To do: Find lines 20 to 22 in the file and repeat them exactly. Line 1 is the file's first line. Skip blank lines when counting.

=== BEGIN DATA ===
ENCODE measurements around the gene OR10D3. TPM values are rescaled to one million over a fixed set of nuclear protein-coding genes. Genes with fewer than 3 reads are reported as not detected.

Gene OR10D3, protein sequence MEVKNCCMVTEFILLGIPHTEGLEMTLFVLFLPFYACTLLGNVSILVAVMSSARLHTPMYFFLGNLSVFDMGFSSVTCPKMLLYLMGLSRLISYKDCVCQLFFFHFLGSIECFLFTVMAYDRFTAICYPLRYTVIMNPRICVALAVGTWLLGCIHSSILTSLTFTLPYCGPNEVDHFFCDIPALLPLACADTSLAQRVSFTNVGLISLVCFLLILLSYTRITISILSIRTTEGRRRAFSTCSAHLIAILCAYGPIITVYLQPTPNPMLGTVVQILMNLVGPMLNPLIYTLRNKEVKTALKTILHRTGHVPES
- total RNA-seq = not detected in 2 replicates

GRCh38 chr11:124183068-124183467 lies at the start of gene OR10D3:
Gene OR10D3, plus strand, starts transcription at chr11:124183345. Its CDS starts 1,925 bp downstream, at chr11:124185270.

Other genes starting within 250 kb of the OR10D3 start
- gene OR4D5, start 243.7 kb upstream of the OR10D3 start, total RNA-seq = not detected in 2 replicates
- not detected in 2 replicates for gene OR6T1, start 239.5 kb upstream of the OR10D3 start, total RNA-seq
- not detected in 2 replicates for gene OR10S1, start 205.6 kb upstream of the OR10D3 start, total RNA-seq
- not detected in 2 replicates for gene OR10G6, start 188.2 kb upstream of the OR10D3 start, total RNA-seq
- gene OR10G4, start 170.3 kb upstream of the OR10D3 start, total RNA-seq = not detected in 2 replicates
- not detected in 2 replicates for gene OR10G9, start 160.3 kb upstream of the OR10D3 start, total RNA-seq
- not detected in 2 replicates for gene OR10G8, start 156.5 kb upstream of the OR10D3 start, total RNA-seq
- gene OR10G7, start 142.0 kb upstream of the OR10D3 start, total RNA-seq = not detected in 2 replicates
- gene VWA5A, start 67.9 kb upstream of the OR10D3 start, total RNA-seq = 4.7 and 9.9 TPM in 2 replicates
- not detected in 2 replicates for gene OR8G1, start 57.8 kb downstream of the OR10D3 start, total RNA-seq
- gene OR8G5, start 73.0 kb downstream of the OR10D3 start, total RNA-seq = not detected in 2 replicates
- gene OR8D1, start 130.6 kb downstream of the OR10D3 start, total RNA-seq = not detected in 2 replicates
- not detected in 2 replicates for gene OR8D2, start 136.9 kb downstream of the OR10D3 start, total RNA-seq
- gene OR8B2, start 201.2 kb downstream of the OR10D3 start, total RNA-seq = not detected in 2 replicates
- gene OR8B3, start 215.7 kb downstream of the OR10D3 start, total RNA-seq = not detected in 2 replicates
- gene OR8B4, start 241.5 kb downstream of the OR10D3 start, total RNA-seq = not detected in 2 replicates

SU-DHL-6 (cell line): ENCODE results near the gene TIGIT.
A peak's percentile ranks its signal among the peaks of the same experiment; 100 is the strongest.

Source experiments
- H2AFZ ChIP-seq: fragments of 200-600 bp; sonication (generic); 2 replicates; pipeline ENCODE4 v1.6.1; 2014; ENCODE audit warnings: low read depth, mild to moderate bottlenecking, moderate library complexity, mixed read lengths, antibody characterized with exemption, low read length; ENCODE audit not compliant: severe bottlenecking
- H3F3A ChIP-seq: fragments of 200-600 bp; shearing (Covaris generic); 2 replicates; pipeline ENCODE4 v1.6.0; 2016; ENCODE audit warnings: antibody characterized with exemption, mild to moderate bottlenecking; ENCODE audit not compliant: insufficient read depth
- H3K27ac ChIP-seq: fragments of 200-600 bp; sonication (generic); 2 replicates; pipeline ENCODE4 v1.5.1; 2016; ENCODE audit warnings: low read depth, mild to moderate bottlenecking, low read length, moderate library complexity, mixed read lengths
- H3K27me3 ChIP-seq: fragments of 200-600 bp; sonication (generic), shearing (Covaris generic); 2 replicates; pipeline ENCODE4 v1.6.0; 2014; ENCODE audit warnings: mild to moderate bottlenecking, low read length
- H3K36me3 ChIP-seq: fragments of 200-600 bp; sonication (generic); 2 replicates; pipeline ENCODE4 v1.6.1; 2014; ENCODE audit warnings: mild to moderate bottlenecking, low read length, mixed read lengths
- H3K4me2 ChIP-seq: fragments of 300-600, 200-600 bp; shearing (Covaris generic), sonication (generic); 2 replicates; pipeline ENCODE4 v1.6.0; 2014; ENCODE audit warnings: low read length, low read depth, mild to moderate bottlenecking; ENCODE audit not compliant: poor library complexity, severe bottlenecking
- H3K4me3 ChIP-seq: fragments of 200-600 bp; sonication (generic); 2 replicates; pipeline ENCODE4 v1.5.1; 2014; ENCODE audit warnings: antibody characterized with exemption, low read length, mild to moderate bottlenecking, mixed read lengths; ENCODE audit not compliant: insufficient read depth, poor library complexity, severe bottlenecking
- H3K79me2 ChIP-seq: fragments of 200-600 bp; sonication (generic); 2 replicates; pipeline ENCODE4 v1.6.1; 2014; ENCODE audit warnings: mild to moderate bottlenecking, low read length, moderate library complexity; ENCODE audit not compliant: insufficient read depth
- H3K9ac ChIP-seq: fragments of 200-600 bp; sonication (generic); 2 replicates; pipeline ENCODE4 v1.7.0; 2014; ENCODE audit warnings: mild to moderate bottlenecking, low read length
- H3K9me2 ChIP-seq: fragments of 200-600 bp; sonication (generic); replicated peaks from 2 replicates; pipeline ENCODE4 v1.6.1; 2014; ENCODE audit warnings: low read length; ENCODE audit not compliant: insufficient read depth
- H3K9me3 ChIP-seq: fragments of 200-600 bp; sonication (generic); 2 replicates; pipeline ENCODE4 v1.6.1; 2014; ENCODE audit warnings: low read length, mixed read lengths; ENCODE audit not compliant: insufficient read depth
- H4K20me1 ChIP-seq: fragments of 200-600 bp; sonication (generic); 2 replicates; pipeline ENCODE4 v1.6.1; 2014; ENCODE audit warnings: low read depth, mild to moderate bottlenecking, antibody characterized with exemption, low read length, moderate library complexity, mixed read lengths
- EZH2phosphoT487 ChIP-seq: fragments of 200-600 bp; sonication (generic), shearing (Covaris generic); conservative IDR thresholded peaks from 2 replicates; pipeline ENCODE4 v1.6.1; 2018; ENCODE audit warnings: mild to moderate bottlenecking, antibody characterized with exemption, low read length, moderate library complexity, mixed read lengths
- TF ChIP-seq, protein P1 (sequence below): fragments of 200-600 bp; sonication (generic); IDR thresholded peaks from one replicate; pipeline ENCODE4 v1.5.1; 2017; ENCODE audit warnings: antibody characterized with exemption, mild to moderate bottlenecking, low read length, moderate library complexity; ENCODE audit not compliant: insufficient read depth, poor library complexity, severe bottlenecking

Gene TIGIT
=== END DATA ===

- gene OR8B2, start 201.2 kb downstream of the OR10D3 start, total RNA-seq = not detected in 2 replicates
- gene OR8B3, start 215.7 kb downstream of the OR10D3 start, total RNA-seq = not detected in 2 replicates
- gene OR8B4, start 241.5 kb downstream of the OR10D3 start, total RNA-seq = not detected in 2 replicates